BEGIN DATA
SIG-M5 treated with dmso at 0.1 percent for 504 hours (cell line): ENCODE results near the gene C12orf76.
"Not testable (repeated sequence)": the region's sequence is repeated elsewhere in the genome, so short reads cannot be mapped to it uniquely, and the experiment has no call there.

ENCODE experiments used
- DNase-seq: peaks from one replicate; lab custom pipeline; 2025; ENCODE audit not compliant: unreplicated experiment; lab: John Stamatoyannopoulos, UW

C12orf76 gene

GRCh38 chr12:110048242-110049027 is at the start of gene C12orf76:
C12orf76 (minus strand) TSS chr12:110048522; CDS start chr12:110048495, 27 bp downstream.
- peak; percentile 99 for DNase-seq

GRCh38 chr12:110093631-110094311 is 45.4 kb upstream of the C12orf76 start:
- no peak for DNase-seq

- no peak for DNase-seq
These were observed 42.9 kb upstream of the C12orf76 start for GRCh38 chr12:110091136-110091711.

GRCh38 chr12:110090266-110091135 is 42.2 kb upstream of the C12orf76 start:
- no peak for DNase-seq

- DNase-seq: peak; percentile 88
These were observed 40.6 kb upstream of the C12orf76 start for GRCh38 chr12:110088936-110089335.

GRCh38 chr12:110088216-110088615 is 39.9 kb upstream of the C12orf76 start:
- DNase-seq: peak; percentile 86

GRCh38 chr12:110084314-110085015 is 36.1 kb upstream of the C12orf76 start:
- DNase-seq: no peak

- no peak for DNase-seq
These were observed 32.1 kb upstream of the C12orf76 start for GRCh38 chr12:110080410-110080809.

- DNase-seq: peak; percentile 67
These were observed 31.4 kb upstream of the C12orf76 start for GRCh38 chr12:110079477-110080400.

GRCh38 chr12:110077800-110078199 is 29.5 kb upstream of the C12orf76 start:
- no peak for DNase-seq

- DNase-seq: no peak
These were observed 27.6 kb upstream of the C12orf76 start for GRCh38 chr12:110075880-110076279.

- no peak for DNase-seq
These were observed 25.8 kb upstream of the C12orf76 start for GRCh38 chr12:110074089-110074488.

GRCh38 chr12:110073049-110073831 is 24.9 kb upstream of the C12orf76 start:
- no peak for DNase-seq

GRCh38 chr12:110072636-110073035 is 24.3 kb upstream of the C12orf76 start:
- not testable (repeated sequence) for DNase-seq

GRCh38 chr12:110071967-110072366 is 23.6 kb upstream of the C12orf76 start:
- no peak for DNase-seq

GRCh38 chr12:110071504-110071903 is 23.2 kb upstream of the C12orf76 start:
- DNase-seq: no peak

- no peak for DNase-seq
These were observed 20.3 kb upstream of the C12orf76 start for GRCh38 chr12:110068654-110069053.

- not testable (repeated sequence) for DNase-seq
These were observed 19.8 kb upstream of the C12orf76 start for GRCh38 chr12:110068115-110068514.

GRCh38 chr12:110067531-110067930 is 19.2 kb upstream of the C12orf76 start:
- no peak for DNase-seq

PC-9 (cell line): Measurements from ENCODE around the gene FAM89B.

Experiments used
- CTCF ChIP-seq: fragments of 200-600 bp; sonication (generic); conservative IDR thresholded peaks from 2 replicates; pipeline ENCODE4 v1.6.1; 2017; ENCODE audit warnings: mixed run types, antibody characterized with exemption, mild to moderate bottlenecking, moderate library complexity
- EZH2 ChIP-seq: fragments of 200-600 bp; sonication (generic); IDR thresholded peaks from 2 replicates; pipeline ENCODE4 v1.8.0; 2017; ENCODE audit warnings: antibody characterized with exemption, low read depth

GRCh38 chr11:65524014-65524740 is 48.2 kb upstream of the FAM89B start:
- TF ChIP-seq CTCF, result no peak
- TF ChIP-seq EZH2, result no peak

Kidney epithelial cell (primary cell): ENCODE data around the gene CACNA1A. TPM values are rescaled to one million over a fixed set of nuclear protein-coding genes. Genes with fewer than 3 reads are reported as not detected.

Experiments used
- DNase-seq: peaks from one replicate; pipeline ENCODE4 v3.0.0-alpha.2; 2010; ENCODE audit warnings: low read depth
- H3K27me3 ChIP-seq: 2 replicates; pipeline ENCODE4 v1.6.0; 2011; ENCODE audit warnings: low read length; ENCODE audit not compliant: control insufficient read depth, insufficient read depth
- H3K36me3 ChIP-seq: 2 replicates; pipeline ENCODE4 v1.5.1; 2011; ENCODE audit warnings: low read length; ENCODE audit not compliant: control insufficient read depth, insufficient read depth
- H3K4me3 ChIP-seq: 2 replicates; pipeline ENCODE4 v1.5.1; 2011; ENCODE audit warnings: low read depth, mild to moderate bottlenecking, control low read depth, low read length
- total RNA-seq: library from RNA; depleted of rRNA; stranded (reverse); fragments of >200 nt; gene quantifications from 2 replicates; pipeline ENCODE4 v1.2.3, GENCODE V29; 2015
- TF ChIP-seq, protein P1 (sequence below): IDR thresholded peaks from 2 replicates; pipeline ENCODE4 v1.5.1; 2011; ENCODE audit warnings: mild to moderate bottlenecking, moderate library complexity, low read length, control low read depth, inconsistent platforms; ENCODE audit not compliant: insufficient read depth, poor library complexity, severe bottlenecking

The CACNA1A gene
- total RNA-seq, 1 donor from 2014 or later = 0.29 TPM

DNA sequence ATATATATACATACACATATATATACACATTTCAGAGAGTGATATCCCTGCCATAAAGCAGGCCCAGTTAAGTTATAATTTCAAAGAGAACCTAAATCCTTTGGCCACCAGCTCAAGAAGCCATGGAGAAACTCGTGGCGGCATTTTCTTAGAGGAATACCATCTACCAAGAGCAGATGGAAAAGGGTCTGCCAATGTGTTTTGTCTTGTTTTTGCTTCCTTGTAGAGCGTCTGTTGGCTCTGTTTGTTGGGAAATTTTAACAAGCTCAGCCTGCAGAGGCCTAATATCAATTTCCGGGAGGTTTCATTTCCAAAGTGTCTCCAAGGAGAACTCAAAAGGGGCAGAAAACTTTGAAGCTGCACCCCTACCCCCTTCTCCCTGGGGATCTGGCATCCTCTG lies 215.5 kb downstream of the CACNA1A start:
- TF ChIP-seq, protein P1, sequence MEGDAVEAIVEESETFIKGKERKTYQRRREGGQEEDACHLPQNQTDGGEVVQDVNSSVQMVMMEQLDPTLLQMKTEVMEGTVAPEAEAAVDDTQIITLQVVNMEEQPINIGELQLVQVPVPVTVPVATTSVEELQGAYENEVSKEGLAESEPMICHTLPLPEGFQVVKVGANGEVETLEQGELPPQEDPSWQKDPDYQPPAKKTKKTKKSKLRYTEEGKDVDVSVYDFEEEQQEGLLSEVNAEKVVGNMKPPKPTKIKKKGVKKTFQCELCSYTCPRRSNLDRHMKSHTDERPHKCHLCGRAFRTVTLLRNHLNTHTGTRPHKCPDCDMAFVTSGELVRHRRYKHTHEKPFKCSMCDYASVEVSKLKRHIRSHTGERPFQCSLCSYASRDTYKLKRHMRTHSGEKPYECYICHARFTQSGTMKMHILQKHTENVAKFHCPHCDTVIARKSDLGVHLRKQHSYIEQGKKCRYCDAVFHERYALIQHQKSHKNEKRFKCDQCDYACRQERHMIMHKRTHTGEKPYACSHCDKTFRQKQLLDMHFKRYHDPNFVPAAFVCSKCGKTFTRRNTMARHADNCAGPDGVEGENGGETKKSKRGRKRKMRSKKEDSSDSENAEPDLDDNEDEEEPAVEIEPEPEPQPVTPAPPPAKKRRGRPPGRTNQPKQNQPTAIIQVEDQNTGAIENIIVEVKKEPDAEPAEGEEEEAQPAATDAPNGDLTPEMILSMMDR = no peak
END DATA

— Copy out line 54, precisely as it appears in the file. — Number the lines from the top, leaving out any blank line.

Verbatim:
- DNase-seq: peaks from one replicate; pipeline ENCODE4 v3.0.0-alpha.2; 2010; ENCODE audit warnings: low read depth